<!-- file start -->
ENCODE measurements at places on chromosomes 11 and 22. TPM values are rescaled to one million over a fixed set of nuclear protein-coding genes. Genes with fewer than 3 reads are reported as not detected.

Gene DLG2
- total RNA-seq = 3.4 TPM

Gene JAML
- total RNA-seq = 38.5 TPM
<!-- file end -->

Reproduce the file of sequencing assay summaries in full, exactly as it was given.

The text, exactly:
ENCODE measurements at places on chromosomes 11 and 22. TPM values are rescaled to one million over a fixed set of nuclear protein-coding genes. Genes with fewer than 3 reads are reported as not detected.

Gene DLG2
- total RNA-seq = 3.4 TPM

Gene JAML
- total RNA-seq = 38.5 TPM